Bertha honored her mother’s memory by converting the original Colony residence into a children’s facility. Named the Anna Spafford Baby Nursing Home and Infant Welfare Center, it provided pediatric care and social services to children throughout Jerusalem.

The Anna Spafford Baby Home in Jerusalem.

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In later years, the name of the Center would be shortened to the Spafford Children’s Center, which still operates today.

Like her mother, Bertha had a remarkable ability to see a need in her community and then work diligently to fill that need. She started an industrial school for boys and men, and a lace-making school for women and girls. During World War I she established an orphanage and foster care system for girls who had lost one or both parents through war, poverty or illness.

Bertha Spafford, about age 60 in 1938.

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For over sixty years, the American Colony in Jerusalem continued the work Horatio and Anna Spafford began, and ministered to the people of Jerusalem.

Bertha led the way, always with her parents’ vision in mind. Through two world wars and many local armed conflicts, she never wavered in her work or in her selfless devotion to the inhabitants of the Holy City.

Today, the Spafford Children’s Center is still in operation, and provides medical treatment and outreach services for Arab children and their families in Jerusalem. You can read about their work on their website. Just click here.

Some of the residents of the American Colony in 1904.

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The house that served as the American Colony’s residence still stands with its doors open. It is a thriving hotel owned by the descendants of Horatio and Anna Spafford. It’s a favorite place for journalists, diplomats, and aid workers who visit the Holy City. Some famous guests include Sir Winston Churchill, T. E. Lawrence (Lawrence of Arabia), authors Saul Bellow and John Le Carre, actors Robert De Niro and Peter O’Toole, designer Giorgio Armani, and Soviet President Mikahil Gorbachev.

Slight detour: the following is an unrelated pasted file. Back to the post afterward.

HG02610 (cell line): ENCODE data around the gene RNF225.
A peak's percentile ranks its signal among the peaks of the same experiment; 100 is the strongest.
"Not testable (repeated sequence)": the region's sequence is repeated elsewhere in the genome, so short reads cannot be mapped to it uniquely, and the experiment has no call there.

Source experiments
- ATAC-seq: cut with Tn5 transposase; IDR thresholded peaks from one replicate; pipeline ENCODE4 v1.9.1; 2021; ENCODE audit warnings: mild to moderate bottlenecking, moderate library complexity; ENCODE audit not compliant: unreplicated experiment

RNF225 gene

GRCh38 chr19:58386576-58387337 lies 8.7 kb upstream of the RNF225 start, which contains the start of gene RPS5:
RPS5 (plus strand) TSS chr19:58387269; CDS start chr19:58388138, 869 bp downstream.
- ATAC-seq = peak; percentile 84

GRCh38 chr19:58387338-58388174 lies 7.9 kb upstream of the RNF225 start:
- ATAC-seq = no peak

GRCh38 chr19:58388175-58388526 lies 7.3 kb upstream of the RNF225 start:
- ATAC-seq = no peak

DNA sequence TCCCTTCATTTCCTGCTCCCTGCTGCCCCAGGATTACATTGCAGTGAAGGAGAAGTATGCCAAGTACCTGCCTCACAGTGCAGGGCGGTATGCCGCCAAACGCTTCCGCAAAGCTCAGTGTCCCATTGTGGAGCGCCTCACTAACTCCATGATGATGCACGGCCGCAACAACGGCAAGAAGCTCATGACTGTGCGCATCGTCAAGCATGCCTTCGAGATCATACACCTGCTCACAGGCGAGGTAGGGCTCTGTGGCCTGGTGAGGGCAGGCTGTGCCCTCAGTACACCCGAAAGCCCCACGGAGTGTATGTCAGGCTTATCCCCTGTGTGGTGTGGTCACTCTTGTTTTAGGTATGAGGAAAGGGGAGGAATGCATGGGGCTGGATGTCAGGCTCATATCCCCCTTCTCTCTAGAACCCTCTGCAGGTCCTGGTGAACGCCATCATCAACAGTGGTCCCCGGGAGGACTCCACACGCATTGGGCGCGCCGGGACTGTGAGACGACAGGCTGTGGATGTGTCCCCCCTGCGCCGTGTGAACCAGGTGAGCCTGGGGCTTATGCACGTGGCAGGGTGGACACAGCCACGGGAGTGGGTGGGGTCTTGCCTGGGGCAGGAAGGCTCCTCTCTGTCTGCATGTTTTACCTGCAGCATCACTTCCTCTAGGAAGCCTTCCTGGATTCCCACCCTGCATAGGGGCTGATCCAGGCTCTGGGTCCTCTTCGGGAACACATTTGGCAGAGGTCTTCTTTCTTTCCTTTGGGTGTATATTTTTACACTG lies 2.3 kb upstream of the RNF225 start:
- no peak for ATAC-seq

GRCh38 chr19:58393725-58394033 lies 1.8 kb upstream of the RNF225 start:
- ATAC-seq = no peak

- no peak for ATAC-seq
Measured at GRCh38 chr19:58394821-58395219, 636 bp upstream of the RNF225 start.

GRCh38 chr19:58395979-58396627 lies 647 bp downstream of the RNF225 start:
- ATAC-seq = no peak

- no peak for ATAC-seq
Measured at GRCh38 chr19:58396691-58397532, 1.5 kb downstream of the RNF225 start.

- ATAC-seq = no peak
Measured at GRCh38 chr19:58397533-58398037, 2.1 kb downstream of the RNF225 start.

The hotel as it appears today from the garden.

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In 1950 Bertha Spafford published Our Jerusalem, a wonderful book detailing her parents’ lives. In the book, she tells the story, as Anna described it to her, of the sinking of the Ville du Havre. It also includes many wonderful accounts of the good work Horatio and Anna Spafford did in Jerusalem. Our Jerusalem is a remarkable story of faith and good works, all done in Jesus’ name. You can read the book for free. Just click on the image below to begin reading.

 

 

Writer Jenny Berlin

Faith, romance, and a place to belong

The Hall in the Grove

Author of Classic Christian Fiction

Isabella Alden

Author of Classic Christian Fiction

Britt Reads Fiction

Reviews and giveaways for Christian fiction. Bringing readers information on great stories and connecting authors with their readers.